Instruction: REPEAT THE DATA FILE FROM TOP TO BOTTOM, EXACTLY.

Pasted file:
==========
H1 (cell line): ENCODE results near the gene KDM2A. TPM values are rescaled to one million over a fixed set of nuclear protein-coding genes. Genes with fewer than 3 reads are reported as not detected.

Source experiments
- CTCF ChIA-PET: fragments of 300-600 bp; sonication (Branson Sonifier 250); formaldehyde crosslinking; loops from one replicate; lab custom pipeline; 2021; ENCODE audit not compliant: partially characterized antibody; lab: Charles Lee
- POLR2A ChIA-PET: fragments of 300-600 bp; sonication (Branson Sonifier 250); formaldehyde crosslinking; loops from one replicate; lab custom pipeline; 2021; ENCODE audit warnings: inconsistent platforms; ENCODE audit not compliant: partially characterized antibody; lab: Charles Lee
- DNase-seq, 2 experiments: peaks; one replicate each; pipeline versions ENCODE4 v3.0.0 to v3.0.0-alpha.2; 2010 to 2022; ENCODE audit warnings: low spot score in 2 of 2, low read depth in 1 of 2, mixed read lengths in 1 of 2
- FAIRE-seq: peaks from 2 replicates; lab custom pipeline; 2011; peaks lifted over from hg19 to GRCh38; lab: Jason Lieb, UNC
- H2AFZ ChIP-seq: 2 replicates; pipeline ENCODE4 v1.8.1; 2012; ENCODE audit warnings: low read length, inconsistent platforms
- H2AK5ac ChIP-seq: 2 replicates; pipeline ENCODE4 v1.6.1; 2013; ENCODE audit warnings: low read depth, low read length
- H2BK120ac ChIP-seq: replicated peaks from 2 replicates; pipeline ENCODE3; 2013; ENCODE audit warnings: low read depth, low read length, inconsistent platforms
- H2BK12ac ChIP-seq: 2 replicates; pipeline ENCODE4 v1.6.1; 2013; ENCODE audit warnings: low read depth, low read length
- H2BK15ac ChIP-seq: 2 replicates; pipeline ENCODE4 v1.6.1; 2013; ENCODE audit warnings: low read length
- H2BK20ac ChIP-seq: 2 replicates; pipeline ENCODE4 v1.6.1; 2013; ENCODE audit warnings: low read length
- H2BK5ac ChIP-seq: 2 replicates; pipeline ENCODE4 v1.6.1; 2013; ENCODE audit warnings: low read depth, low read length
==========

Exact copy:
H1 (cell line): ENCODE results near the gene KDM2A. TPM values are rescaled to one million over a fixed set of nuclear protein-coding genes. Genes with fewer than 3 reads are reported as not detected.

Source experiments
- CTCF ChIA-PET: fragments of 300-600 bp; sonication (Branson Sonifier 250); formaldehyde crosslinking; loops from one replicate; lab custom pipeline; 2021; ENCODE audit not compliant: partially characterized antibody; lab: Charles Lee
- POLR2A ChIA-PET: fragments of 300-600 bp; sonication (Branson Sonifier 250); formaldehyde crosslinking; loops from one replicate; lab custom pipeline; 2021; ENCODE audit warnings: inconsistent platforms; ENCODE audit not compliant: partially characterized antibody; lab: Charles Lee
- DNase-seq, 2 experiments: peaks; one replicate each; pipeline versions ENCODE4 v3.0.0 to v3.0.0-alpha.2; 2010 to 2022; ENCODE audit warnings: low spot score in 2 of 2, low read depth in 1 of 2, mixed read lengths in 1 of 2
- FAIRE-seq: peaks from 2 replicates; lab custom pipeline; 2011; peaks lifted over from hg19 to GRCh38; lab: Jason Lieb, UNC
- H2AFZ ChIP-seq: 2 replicates; pipeline ENCODE4 v1.8.1; 2012; ENCODE audit warnings: low read length, inconsistent platforms
- H2AK5ac ChIP-seq: 2 replicates; pipeline ENCODE4 v1.6.1; 2013; ENCODE audit warnings: low read depth, low read length
- H2BK120ac ChIP-seq: replicated peaks from 2 replicates; pipeline ENCODE3; 2013; ENCODE audit warnings: low read depth, low read length, inconsistent platforms
- H2BK12ac ChIP-seq: 2 replicates; pipeline ENCODE4 v1.6.1; 2013; ENCODE audit warnings: low read depth, low read length
- H2BK15ac ChIP-seq: 2 replicates; pipeline ENCODE4 v1.6.1; 2013; ENCODE audit warnings: low read length
- H2BK20ac ChIP-seq: 2 replicates; pipeline ENCODE4 v1.6.1; 2013; ENCODE audit warnings: low read length
- H2BK5ac ChIP-seq: 2 replicates; pipeline ENCODE4 v1.6.1; 2013; ENCODE audit warnings: low read depth, low read length